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Why is the New York Times glorifying the career of lifelong charlatan Uri Geller?
The puff piece downplays the lies Geller has told over the past several decades
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The premise of the show Fool Us is that Penn & Teller watch fellow magicians perform their acts and attempt to figure out the trick(s) involved. Most of the time, they know exactly how the “magic” was performed because they’re students of the craft; they’ve seen it all before. But when someone genuinely fools them, they freely admit it and pay their respect.
What they never say out loud—but what the audience always understands—is that of course there are tricks involved. There’s misdirection and sleights of hand, and people who know what to look for might be able to notice what’s going on, but everyone can still enjoy the show even when we know there’s something we’re not seeing.
Good magicians are honest about the fact that they’re doing tricks.
Great magicians can literally tell you all the tricks and still leave you mesmerized by their ability to make it look so damn real.
Bad magicians try to convince you there’s actual magic involved. It’s one thing to do that to an audience of children, but it’s a serious problem when you’re saying it to adults in an attempt to earn their trust or take their money. (It’s why atheists have such disdain for preachers who insist they can heal you through prayer and their touch.)
For several decades now, Uri Geller has claimed to have supernatural powers. Actual ones. He famously said he could bend spoons with his mind several decades ago and no amount of debunking ever led him to admit the truth. That’s why he’s so reviled among magicians and people with dignity. He’s no different from faith healers and psychics and astrologers who pretend to have special powers while actually knowing they have no such abilities.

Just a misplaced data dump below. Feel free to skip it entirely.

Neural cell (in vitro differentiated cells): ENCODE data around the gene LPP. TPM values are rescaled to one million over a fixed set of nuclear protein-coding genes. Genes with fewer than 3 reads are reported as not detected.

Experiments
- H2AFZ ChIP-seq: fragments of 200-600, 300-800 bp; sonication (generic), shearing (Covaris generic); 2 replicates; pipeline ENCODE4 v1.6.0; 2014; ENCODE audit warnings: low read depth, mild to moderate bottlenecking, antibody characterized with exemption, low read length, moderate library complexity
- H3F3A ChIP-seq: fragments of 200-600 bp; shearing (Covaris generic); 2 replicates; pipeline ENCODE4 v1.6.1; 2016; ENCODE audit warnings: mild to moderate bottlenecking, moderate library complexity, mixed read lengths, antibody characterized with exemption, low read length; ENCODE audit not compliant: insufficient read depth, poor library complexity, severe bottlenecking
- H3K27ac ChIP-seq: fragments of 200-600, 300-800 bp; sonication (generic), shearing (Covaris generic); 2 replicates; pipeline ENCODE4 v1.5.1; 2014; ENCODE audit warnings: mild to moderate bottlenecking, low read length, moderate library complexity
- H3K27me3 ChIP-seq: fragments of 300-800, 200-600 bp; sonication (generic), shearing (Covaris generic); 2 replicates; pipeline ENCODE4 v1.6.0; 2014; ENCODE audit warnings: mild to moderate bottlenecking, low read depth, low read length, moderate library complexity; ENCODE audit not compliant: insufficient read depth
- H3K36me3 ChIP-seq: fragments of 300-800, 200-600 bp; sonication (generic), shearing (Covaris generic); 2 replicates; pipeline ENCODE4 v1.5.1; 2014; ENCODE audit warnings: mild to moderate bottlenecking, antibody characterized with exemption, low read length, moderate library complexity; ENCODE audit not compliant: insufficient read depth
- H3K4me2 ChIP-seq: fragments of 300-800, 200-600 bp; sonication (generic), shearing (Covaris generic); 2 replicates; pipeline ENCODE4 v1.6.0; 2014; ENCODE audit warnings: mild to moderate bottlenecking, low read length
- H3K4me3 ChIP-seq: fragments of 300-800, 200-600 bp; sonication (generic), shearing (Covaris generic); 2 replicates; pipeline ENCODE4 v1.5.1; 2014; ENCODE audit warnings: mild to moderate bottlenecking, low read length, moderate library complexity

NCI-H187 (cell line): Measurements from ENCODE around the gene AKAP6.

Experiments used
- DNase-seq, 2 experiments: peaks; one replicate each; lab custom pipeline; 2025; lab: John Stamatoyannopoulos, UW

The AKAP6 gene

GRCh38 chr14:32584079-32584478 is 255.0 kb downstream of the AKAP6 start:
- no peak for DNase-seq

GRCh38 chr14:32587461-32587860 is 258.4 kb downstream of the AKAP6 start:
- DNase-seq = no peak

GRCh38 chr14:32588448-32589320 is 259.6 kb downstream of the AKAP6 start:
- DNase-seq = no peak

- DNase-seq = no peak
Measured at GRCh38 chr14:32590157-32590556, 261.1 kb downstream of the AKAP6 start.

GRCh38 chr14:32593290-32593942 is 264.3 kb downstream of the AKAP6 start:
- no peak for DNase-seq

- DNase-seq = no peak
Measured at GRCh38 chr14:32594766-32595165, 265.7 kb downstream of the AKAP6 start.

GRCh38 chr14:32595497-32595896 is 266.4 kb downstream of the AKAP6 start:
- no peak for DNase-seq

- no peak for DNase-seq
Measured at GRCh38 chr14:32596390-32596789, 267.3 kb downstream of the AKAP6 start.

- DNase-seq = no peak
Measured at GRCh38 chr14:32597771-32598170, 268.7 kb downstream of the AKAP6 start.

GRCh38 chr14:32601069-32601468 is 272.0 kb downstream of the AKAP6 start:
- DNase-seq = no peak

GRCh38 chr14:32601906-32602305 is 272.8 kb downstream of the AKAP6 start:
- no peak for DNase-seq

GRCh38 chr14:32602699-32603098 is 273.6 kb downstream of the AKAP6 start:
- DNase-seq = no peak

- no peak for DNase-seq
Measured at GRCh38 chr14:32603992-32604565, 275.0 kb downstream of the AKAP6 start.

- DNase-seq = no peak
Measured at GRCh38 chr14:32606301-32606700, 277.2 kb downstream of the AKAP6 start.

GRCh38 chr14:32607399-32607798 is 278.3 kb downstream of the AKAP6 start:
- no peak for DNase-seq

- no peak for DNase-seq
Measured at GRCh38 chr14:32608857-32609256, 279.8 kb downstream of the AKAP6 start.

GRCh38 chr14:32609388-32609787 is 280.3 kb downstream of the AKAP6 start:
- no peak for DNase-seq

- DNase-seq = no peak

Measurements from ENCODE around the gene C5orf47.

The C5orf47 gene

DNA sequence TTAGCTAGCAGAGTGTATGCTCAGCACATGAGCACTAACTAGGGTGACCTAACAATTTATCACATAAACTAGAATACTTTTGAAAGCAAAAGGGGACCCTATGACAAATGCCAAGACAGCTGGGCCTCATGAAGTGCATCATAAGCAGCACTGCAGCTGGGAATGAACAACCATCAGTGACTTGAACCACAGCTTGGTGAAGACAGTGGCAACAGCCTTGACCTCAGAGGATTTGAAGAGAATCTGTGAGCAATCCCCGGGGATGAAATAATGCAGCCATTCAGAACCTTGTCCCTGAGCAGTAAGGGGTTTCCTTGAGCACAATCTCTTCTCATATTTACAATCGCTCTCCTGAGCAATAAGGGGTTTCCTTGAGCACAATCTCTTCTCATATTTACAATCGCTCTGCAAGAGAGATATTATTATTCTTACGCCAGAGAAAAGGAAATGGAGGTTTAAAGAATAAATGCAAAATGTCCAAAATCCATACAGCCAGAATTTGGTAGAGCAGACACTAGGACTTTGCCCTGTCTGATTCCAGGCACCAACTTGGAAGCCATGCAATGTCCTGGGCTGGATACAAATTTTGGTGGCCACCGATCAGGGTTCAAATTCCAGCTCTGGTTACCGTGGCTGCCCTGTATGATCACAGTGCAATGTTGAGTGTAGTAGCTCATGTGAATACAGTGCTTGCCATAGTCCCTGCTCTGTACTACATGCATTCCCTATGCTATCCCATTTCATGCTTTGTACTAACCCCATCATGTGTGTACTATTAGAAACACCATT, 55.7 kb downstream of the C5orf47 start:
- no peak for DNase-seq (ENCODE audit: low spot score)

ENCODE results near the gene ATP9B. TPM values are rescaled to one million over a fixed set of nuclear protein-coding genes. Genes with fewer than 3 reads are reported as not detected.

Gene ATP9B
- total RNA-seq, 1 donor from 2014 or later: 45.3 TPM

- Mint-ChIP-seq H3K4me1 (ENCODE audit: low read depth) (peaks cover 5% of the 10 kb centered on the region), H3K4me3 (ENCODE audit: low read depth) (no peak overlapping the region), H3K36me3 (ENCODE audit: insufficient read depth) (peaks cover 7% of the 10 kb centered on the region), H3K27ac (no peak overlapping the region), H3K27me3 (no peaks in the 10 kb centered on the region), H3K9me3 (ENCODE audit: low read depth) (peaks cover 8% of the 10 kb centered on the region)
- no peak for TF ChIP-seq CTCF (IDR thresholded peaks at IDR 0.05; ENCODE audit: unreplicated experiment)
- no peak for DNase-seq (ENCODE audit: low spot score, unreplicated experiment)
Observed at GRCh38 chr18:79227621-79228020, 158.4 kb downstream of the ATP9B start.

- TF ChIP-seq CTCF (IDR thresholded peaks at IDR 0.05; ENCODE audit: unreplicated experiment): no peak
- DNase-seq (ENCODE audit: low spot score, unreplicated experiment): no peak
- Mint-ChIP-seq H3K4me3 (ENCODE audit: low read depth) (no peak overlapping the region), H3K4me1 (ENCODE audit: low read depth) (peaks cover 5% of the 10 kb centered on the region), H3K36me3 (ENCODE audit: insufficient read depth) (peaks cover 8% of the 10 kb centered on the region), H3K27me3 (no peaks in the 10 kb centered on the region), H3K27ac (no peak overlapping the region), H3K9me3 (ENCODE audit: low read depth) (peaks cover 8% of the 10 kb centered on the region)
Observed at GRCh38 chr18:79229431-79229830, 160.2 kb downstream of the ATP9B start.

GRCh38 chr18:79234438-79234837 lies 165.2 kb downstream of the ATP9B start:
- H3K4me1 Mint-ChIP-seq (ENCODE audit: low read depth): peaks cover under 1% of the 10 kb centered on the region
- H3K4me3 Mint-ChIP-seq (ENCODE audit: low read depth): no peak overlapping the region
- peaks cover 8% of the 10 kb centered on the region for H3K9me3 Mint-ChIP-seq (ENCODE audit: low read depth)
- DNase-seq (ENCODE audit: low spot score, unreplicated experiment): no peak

For some reason, Sunday’s New York Times includes a fawning profile (gift article) of Geller, and the article by business reporter David Segal suggests that the magic community has finally accepted him as a great mentalist rather than a long-time swindler. The magic world’s “50-Year Grudge” has ended, the headline proclaims, with a subtitle that declares, “Skeptics couldn’t beat him. Now they’ve joined him.”
… Mr. Geller was long shadowed by a handful of professional magicians appalled that someone was fobbing off what they said were expertly finessed magic tricks as acts of telekinesis. Like well-matched heavyweights, they pummeled one another in the ’70s and ’80s in televised contests that elevated them all.
Mr. Geller ultimately emerged the victor in this war, and proof of his triumph is now on display in the museum: a coffee-table book titled “Bend It Like Geller,” which was written by the Australian magician Ben Harris and published in May.
Just because a magician (and “one of his closest confidants for 50 years”) wrote a hagiography about Geller doesn’t mean Geller is a “victor” in any meaningful way. The hook there is that Harris was one a critic, writing Gellerism Revealed in 1985, a book that he now describes as “the work of an angry young man who had missed the point.”
We also hear from another magician whose praise basically amounts to… Well, there are worse people out there.